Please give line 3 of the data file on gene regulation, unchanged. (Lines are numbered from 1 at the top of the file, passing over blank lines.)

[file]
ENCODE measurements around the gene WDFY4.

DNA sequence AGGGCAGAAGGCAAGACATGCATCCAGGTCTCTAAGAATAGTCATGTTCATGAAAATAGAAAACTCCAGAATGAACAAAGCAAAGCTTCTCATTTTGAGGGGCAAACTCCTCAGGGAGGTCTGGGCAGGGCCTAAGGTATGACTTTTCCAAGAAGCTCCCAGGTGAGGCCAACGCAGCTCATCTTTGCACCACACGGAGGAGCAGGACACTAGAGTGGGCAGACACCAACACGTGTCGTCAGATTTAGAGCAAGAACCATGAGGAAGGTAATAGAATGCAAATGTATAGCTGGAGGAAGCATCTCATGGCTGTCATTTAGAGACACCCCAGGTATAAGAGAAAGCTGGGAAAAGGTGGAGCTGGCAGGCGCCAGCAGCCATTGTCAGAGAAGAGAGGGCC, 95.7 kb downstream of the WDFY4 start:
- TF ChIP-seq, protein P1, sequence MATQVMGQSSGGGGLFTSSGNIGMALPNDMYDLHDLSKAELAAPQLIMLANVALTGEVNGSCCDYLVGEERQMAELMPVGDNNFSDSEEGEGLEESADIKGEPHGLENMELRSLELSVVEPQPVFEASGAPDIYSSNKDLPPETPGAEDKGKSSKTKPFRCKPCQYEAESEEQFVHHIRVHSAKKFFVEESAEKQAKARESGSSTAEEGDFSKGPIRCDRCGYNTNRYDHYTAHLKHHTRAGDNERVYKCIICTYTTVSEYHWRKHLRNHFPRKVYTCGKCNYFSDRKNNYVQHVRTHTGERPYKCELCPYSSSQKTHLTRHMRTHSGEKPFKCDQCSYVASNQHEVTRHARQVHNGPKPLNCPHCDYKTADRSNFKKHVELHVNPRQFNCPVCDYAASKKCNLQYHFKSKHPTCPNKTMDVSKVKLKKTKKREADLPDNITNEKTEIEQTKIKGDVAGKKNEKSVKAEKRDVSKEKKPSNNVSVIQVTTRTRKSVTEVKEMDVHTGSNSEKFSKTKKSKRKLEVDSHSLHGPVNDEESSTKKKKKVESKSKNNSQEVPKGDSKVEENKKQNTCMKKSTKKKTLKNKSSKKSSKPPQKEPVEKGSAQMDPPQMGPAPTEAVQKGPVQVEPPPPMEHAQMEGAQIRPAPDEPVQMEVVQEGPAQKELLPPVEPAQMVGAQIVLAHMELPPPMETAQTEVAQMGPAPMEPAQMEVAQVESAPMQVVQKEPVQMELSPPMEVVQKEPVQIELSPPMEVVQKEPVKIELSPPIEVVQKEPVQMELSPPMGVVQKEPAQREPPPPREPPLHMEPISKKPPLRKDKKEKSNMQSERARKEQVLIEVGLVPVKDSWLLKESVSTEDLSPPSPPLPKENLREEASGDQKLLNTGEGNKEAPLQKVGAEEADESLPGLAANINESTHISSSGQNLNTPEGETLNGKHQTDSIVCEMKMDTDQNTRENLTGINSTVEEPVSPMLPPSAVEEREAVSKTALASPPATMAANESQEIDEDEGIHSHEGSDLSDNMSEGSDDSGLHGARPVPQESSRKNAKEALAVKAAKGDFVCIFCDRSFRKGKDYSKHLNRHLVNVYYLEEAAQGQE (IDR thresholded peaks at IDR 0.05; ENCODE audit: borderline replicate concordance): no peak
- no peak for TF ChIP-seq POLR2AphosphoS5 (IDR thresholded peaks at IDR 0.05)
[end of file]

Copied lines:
- TF ChIP-seq, protein P1, sequence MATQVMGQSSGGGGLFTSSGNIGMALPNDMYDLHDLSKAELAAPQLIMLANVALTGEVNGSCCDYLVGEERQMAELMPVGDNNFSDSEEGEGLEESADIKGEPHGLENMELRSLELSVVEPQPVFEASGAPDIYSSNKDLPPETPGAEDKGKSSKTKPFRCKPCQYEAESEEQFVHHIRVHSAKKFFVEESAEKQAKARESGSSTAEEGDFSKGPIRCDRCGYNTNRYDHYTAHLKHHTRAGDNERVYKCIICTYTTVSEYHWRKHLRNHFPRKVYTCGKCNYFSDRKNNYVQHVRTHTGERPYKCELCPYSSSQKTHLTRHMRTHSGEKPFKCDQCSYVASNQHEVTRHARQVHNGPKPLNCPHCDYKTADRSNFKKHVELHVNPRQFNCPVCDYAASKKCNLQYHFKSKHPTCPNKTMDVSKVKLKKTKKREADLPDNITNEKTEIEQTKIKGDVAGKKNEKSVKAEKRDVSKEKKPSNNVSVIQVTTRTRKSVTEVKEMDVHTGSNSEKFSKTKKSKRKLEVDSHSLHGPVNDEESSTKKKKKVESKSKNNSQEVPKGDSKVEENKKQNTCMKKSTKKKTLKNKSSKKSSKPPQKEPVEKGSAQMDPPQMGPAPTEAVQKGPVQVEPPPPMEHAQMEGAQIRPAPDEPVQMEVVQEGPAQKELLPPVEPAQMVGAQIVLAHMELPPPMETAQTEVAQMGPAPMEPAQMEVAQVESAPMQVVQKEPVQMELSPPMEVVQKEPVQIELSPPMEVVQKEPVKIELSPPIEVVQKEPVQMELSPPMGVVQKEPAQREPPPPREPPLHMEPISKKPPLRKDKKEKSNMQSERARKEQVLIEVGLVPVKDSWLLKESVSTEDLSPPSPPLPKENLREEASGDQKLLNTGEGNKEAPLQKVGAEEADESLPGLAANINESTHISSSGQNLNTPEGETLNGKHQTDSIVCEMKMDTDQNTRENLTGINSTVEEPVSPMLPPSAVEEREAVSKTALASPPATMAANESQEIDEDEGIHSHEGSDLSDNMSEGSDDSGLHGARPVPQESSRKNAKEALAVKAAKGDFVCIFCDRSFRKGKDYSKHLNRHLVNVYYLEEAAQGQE (IDR thresholded peaks at IDR 0.05; ENCODE audit: borderline replicate concordance): no peak